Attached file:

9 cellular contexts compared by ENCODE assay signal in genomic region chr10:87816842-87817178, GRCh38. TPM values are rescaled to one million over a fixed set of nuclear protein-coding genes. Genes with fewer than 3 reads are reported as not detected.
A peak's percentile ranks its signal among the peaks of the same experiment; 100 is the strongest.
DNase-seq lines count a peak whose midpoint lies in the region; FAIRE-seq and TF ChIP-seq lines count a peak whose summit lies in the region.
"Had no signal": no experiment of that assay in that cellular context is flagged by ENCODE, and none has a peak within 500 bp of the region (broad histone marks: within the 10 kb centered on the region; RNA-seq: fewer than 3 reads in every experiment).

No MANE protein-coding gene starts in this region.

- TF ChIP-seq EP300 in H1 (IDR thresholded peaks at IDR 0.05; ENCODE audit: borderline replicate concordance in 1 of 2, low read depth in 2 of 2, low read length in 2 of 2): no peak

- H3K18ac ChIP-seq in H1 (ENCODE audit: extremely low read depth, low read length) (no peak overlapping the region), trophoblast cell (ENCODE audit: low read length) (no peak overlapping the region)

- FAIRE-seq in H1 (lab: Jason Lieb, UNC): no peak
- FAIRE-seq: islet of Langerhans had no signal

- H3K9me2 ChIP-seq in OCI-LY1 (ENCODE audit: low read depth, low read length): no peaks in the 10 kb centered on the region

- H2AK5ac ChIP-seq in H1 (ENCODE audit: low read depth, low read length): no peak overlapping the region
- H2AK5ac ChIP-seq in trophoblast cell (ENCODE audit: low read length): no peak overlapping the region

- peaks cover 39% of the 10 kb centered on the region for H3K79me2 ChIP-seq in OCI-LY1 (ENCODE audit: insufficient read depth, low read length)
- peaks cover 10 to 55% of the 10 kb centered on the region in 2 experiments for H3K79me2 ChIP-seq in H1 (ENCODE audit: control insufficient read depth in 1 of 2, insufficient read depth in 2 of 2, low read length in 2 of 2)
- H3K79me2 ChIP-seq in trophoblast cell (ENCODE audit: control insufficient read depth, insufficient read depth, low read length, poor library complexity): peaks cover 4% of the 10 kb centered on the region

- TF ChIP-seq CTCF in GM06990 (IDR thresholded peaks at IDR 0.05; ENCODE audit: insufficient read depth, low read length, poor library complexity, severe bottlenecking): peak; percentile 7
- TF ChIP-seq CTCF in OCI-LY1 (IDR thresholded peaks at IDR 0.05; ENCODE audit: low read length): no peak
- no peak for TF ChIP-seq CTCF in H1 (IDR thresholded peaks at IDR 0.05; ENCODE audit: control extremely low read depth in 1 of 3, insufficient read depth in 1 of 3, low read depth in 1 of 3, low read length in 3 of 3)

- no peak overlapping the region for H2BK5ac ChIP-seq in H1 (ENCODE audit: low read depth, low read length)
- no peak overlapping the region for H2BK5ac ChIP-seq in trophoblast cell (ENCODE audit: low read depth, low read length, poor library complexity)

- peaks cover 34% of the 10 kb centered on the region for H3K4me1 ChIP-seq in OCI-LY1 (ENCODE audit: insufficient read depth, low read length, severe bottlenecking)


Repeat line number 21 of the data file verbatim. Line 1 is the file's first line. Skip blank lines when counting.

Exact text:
- peaks cover 34% of the 10 kb centered on the region for H3K4me1 ChIP-seq in OCI-LY1 (ENCODE audit: insufficient read depth, low read length, severe bottlenecking)